Canada is turning feminists into criminals


Back in 2016, I was one of the lone voices who spoke out against Bill C-16, Canada's gender-identity legislation, testifying at the Senate that enshrining gender identity in law would likely result in the nullification of women's sex-based rights. All my fears came to fruition - and more - as males who identify as 'transwomen' are being transferred to women's prisons, allowed access to shelters for women escaping domestic abuse, permitted to use women's and girls' changing rooms and washrooms, and dictating what women may and may not say about all of this.

Two bills, introduced by the ruling Liberal Party, threaten to turn women like me into criminals. In November 2020, Liberal Party member and then heritage minister Steven Guilbeault introduced Bill C-10 in the House of Commons, which proposes to amend the Broadcasting Act to include internet and digital media. If passed, platforms like YouTube and Facebook would be treated as broadcasters, meaning that user-generated content could be subject to Canadian Radio-television and Telecommunications Commission (CRTC) regulation. This means that those who engage in what the government determines to be 'hate speech' online could be censored.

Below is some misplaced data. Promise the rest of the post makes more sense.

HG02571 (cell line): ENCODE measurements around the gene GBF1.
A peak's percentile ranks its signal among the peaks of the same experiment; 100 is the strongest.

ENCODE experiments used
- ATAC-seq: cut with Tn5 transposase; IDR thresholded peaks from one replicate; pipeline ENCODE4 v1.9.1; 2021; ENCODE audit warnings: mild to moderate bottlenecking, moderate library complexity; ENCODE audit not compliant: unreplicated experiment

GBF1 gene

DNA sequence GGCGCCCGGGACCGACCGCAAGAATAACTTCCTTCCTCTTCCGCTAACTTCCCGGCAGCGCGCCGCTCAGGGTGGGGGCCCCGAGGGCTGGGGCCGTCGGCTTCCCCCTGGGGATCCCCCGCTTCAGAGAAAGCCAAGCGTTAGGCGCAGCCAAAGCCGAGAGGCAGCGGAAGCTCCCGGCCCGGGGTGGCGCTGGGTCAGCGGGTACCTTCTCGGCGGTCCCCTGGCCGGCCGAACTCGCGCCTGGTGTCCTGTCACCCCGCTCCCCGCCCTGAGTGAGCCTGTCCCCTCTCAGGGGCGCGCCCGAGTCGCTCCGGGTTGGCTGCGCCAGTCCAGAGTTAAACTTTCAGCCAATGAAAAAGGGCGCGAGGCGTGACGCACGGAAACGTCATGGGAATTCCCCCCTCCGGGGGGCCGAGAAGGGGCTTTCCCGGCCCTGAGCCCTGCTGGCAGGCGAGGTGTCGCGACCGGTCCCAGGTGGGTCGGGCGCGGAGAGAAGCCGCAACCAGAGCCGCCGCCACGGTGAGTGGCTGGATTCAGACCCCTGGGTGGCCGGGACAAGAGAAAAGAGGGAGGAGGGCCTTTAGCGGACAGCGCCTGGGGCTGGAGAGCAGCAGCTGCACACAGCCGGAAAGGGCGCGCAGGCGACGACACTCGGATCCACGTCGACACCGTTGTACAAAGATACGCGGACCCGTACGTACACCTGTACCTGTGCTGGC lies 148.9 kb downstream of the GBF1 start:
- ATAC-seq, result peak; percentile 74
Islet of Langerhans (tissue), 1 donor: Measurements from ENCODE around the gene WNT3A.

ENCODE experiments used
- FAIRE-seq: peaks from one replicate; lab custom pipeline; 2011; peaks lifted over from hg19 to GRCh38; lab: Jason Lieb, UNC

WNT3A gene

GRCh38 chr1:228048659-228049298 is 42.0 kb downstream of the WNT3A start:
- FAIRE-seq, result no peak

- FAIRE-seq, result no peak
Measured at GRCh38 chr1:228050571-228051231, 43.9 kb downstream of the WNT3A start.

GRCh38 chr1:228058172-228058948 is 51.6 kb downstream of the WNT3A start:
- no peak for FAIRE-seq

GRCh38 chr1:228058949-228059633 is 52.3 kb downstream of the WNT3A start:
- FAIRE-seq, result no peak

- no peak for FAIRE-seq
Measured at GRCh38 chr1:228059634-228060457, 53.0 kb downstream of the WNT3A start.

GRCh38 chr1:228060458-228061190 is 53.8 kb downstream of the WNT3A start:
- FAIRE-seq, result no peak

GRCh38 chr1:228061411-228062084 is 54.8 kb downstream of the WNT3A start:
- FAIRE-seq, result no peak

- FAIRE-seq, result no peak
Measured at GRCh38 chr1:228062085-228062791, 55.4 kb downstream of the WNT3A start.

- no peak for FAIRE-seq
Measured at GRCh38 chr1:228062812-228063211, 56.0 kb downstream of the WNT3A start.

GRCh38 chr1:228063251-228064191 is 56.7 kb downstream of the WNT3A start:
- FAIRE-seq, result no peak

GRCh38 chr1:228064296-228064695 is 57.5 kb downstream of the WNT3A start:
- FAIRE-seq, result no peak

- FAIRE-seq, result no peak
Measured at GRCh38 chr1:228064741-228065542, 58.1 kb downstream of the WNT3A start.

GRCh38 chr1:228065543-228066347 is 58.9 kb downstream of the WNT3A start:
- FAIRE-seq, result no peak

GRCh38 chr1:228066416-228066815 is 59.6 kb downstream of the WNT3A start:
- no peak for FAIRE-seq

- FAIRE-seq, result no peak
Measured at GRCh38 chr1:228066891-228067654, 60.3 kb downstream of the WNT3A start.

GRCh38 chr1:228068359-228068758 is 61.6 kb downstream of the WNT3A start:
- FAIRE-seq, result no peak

In June 2021, Liberal Party MP David Lametti introduced Bill C-36, which would amend Canada's Criminal Code and the Canadian Human Rights Act in order to tackle 'online hate'. The Liberals promised during September's federal election that this new legislation would be a priority in the new parliamentary session, which began last week.

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